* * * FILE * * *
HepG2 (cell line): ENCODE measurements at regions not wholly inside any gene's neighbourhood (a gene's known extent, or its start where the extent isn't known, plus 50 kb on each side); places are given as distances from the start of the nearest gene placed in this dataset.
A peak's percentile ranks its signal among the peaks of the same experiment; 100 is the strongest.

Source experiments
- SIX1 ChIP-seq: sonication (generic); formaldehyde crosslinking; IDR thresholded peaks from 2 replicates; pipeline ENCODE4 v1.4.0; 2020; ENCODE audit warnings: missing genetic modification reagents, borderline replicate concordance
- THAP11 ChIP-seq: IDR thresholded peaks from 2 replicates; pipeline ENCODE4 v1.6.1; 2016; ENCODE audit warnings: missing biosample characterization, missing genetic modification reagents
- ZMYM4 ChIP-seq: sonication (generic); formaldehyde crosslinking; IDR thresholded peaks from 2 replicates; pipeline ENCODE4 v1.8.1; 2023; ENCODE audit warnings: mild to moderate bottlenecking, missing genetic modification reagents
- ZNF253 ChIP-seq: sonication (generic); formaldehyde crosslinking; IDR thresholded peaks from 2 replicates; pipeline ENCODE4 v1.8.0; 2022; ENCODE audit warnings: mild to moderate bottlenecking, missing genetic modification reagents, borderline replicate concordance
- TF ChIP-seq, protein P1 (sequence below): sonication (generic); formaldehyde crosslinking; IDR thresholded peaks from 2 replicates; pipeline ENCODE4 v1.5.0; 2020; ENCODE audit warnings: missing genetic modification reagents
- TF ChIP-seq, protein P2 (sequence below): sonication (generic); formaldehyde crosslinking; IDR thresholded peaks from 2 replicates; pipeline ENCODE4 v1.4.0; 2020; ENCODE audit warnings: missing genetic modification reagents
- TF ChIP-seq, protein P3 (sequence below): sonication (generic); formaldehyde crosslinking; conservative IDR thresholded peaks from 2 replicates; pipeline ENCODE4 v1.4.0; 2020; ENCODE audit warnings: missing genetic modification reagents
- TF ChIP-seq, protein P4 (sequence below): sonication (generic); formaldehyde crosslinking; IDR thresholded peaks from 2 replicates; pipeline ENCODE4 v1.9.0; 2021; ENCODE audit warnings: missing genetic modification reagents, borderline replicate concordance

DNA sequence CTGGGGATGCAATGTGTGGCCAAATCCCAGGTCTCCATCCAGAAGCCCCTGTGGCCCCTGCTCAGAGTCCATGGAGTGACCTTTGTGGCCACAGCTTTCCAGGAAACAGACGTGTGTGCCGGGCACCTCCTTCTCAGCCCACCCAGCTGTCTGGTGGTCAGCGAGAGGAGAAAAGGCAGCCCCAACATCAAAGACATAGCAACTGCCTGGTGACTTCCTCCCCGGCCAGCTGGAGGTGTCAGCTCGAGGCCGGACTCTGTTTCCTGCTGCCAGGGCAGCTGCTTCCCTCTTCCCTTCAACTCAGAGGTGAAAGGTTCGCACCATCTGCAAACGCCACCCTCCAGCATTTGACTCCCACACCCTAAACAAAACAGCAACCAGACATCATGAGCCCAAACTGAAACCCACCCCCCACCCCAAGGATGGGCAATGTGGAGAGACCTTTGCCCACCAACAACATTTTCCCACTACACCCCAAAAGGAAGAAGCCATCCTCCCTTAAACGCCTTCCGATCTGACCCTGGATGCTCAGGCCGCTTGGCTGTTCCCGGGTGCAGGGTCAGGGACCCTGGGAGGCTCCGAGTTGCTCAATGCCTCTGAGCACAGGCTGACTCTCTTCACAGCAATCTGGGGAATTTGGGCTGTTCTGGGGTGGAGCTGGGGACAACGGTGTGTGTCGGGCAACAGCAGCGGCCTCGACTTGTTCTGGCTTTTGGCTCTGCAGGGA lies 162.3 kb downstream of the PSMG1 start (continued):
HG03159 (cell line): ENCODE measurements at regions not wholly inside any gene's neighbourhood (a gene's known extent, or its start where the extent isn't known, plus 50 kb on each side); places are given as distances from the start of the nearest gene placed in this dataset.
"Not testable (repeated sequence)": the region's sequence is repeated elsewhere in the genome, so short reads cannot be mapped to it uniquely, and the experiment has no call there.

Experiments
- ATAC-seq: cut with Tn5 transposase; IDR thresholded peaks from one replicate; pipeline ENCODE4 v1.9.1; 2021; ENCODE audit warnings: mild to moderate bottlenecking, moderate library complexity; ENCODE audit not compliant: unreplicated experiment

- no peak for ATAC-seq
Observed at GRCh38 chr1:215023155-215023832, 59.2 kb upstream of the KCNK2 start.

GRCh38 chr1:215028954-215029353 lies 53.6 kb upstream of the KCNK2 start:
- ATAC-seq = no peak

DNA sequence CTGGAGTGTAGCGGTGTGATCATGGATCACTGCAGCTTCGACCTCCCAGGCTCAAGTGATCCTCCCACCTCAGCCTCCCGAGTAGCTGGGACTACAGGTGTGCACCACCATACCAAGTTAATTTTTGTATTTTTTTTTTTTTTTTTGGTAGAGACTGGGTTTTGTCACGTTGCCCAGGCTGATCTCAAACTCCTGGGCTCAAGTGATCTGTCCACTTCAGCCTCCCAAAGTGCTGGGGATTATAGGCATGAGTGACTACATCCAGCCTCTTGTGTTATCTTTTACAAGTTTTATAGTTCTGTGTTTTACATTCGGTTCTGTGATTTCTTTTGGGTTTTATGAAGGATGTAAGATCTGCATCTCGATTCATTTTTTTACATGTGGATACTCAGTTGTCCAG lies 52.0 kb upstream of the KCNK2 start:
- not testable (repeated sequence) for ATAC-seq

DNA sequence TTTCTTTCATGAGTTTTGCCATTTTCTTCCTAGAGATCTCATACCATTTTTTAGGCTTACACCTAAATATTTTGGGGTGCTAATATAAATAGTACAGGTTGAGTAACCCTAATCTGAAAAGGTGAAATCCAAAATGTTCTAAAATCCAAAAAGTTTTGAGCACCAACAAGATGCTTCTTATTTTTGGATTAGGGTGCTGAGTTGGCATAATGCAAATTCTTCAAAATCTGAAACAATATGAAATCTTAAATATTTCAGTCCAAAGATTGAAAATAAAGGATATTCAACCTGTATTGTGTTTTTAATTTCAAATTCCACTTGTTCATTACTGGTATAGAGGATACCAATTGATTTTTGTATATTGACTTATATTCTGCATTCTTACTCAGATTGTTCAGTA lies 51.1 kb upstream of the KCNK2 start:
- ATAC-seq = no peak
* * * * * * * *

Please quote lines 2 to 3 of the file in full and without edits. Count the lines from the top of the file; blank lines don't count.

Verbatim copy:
A peak's percentile ranks its signal among the peaks of the same experiment; 100 is the strongest.

Source experiments